Winter forces gym culture captivity

Like any other obsessive runner, I began worrying about the coming winter when I moved here from Seattle in August. Having never gone more than one week in the cold (anything under 72 degrees), I entertained all kinds of ideas about how I would handle the dilemma.

Supported by denial and ignorance, I turned out some fairly entertaining images. I will spare you most, but not all. First, I envisioned myself running up and down the stairs in my apartment 180 times. I contemplated the skyway system; I even got entrepreneurial about the whole thing, envisioning “Sky-Way-Ten-K” slogans splayed across city buses.

Alas, I decided all that would be too much work and settled on the idea that when the snow hit I would simply tough it out like a Viking. “I’ll just throw on 12 layers of my super-strength polar fleece special outdoor survivor wear,” I idealized, thinking of the tough folks at REI.

Really, a runner will stop at nothing. In fact, the only thing I vowed I would never do was go to the University’s recreation center and run on a treadmill. For months, my cousin had been trying to get me to go to her gym in St. Louis Park, and for months I had always had something better to do in Uptown (or Eden Prairie). To me the gym has always been like a root canal or the prom – something I had to do because “they” were doing it.

My issue with the gym is simple and hardly original: Everyone there is shallow and checking each other out, being thin and wearing some name brand with an exclamation point, drinking green drinks and sweating soy milk all over the place. I had better things to do with my calories.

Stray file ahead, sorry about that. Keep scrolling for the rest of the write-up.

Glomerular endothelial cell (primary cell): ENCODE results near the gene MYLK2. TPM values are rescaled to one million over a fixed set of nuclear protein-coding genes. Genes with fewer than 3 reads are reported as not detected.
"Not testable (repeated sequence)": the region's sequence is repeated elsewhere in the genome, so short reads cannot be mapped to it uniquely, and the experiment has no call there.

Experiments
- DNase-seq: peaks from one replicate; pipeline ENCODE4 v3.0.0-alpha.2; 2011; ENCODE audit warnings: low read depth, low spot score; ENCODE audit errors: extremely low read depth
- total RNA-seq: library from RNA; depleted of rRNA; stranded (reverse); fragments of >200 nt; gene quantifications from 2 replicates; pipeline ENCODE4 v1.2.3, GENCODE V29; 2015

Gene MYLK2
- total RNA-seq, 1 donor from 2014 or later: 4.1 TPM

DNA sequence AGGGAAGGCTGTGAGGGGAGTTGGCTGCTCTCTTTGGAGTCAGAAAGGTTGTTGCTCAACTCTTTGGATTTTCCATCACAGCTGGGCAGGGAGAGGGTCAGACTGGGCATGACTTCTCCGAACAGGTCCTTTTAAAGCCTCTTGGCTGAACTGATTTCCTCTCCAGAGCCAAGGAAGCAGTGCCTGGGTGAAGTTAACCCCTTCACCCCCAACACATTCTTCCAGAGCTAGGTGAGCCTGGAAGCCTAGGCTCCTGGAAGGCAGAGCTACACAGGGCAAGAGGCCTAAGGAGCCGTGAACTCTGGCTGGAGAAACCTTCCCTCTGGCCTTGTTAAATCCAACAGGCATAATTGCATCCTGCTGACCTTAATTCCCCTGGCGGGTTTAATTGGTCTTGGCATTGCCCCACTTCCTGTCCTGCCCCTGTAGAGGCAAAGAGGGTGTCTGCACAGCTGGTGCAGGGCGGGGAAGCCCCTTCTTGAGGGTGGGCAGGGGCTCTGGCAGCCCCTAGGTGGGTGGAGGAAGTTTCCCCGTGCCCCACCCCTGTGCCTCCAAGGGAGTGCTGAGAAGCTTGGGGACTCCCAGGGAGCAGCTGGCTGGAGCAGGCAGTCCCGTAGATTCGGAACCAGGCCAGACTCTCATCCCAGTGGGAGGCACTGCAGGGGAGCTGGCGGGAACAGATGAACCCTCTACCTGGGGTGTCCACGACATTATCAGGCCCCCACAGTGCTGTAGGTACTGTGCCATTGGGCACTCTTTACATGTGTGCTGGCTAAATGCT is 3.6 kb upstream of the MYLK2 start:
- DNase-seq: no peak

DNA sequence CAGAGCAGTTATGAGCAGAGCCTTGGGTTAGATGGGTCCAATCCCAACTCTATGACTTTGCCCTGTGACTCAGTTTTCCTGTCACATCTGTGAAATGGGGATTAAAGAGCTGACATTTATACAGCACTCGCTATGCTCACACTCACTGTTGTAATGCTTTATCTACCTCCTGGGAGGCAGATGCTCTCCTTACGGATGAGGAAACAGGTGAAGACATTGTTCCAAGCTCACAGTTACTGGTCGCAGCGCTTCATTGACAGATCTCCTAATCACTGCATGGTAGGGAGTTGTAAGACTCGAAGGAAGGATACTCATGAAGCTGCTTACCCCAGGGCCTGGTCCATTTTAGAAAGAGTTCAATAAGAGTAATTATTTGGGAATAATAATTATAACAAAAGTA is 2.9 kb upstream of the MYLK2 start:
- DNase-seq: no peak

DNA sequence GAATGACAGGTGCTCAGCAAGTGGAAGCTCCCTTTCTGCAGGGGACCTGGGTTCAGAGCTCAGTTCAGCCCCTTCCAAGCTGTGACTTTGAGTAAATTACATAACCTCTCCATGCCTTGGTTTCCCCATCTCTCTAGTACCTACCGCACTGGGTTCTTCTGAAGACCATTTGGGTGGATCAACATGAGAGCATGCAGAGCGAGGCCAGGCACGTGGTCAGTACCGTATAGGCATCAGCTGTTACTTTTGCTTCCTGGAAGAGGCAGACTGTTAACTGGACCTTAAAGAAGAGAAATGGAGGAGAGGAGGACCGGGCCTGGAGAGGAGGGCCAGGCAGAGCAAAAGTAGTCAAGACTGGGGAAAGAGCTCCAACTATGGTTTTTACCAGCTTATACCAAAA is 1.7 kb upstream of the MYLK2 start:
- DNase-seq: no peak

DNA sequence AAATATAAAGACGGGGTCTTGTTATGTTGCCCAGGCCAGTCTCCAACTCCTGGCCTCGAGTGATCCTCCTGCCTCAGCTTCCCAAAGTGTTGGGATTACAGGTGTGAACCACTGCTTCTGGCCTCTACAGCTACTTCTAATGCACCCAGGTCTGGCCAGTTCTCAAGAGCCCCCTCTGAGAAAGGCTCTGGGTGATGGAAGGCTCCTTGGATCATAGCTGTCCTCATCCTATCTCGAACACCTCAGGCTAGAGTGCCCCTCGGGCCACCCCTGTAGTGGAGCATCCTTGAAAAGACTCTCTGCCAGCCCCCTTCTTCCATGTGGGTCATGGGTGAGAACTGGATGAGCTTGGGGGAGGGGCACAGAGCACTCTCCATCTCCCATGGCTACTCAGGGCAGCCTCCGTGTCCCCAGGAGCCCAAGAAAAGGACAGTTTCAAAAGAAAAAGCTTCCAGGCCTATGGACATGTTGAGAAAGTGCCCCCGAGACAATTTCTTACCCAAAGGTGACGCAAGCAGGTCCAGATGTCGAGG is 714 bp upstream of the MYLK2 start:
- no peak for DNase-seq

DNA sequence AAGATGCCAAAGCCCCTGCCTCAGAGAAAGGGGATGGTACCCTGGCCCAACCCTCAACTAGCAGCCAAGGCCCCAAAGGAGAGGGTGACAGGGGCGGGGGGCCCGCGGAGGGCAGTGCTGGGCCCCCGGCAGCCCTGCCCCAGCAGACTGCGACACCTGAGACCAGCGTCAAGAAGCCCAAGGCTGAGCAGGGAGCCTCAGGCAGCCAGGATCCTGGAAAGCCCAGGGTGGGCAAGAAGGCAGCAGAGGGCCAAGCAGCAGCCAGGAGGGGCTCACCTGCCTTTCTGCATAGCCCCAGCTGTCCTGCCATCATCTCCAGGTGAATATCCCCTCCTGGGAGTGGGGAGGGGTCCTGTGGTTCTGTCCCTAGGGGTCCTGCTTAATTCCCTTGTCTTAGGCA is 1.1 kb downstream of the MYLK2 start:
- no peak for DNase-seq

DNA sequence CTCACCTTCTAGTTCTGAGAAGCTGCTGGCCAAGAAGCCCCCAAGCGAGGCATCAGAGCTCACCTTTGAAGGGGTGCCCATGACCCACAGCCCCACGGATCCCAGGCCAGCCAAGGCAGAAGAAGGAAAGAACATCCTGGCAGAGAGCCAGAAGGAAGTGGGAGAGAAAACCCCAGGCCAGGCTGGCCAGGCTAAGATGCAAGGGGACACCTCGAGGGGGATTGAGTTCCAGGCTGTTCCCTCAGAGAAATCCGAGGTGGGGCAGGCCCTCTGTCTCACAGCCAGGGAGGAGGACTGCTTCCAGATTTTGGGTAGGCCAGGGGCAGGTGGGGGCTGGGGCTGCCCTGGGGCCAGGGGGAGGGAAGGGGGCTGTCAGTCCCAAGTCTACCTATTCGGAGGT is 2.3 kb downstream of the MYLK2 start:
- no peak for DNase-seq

Also, I get a little intimidated by all the hard bodies crammed together in one big room, like a bad Michael York movie, and the lifting of heavy things and all the long, nice hair. I am a tad self-conscious because I have hair issues. When I get out of the shower, I often get looks that seem to say, “Wow. I didn’t know hair could do that. She’s from the wilds of where?”

But I quickly got fed up with winter boot camp around Lake Calhoun. And the thought of putting on 18 layers and running around the lake or up and down the Mississippi donning a hat with rabbit ears seems pretty silly. And while it can be fun to run around in the snow once in a while, the lungs probably hurt for a reason. The feet probably slip because they are not meant to sprint on ice. The face probably feels like it is burning itself inside out because it probably is.

So I finally gave in and called my cousin. It was a tough call to make. It was four-ish, within the frame of her gym window, but I played it cool.

“How’s it going?”

“Fine, you? I’m thinking of going to buy an air popper because I get hungry after breakfast, lunch and dinner and that’s just not working. Want to come?”

She hadn’t a clue, so I stalled. “I didn’t run today because it was, like, squalling ice. You didn’t tell me it gets this cold. Want to take a walk?” I was backing down.

She thought it over for a second. “Well, I would except I already did that in the hallway. So, no.”